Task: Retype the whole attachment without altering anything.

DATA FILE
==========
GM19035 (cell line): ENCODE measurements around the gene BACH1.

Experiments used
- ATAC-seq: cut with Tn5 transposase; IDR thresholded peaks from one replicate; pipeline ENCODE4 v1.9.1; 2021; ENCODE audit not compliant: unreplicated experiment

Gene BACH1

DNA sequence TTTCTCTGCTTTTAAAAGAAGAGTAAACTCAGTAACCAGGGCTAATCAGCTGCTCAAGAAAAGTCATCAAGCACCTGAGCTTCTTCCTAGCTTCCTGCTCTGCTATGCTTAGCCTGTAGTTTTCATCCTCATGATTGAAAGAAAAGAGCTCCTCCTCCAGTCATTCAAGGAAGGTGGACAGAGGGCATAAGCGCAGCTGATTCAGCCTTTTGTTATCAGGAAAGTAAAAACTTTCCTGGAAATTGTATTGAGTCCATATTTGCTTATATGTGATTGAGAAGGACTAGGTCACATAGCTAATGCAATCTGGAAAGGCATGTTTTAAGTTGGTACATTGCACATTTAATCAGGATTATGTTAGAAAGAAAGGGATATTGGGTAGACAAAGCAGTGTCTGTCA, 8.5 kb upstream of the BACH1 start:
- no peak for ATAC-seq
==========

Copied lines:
GM19035 (cell line): ENCODE measurements around the gene BACH1.

Experiments used
- ATAC-seq: cut with Tn5 transposase; IDR thresholded peaks from one replicate; pipeline ENCODE4 v1.9.1; 2021; ENCODE audit not compliant: unreplicated experiment

Gene BACH1

DNA sequence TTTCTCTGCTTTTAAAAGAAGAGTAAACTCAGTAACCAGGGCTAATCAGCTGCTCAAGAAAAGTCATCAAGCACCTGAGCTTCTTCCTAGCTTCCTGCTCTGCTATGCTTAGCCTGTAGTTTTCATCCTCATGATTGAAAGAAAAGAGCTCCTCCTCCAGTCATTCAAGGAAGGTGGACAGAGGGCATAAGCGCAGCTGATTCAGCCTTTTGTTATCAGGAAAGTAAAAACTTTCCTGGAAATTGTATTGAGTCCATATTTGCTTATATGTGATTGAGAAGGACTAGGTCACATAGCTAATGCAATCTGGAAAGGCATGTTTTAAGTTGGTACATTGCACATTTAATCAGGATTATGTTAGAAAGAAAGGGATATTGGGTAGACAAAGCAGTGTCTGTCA, 8.5 kb upstream of the BACH1 start:
- no peak for ATAC-seq